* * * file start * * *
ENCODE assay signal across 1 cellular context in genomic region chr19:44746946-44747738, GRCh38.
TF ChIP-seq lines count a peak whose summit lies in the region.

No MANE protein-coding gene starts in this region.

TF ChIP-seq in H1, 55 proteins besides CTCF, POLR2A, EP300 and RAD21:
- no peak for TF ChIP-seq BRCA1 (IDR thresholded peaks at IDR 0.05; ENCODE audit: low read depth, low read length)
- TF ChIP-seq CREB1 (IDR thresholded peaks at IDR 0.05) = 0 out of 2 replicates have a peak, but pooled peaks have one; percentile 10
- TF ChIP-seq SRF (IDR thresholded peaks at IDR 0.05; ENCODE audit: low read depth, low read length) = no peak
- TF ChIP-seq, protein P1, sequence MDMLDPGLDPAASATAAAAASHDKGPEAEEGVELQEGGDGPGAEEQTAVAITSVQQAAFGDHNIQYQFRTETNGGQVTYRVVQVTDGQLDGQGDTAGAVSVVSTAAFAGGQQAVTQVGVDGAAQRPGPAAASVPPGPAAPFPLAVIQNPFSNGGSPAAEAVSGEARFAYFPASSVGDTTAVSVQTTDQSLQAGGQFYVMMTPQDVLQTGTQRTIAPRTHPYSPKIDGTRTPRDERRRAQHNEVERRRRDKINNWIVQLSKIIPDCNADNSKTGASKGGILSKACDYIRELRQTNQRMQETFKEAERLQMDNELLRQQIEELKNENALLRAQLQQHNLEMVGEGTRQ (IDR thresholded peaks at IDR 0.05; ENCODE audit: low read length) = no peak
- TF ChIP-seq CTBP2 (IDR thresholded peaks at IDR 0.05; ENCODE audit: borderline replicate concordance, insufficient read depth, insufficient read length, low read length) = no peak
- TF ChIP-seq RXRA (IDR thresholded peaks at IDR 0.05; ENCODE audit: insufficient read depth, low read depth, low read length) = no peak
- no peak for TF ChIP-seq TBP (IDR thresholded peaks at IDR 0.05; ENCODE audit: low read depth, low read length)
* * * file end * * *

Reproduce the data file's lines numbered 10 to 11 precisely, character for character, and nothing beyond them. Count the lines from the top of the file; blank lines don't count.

- TF ChIP-seq RXRA (IDR thresholded peaks at IDR 0.05; ENCODE audit: insufficient read depth, low read depth, low read length) = no peak
- no peak for TF ChIP-seq TBP (IDR thresholded peaks at IDR 0.05; ENCODE audit: low read depth, low read length)